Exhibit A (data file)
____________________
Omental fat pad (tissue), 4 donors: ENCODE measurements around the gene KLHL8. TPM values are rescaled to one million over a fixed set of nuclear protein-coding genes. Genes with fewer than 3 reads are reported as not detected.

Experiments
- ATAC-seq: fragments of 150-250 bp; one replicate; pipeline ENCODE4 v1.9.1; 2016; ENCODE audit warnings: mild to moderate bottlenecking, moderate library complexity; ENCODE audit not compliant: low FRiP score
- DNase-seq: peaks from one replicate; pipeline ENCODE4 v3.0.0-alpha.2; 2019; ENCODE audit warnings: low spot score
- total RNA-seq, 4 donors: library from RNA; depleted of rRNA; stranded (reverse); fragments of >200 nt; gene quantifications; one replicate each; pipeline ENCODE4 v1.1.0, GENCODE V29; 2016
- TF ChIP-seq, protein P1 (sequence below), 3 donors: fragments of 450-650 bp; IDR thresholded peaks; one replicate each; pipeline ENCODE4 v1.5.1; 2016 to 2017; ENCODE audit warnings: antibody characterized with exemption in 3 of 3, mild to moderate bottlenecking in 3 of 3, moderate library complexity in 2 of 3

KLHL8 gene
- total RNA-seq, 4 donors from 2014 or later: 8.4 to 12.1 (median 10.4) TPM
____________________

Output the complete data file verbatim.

Omental fat pad (tissue), 4 donors: ENCODE measurements around the gene KLHL8. TPM values are rescaled to one million over a fixed set of nuclear protein-coding genes. Genes with fewer than 3 reads are reported as not detected.

Experiments
- ATAC-seq: fragments of 150-250 bp; one replicate; pipeline ENCODE4 v1.9.1; 2016; ENCODE audit warnings: mild to moderate bottlenecking, moderate library complexity; ENCODE audit not compliant: low FRiP score
- DNase-seq: peaks from one replicate; pipeline ENCODE4 v3.0.0-alpha.2; 2019; ENCODE audit warnings: low spot score
- total RNA-seq, 4 donors: library from RNA; depleted of rRNA; stranded (reverse); fragments of >200 nt; gene quantifications; one replicate each; pipeline ENCODE4 v1.1.0, GENCODE V29; 2016
- TF ChIP-seq, protein P1 (sequence below), 3 donors: fragments of 450-650 bp; IDR thresholded peaks; one replicate each; pipeline ENCODE4 v1.5.1; 2016 to 2017; ENCODE audit warnings: antibody characterized with exemption in 3 of 3, mild to moderate bottlenecking in 3 of 3, moderate library complexity in 2 of 3

KLHL8 gene
- total RNA-seq, 4 donors from 2014 or later: 8.4 to 12.1 (median 10.4) TPM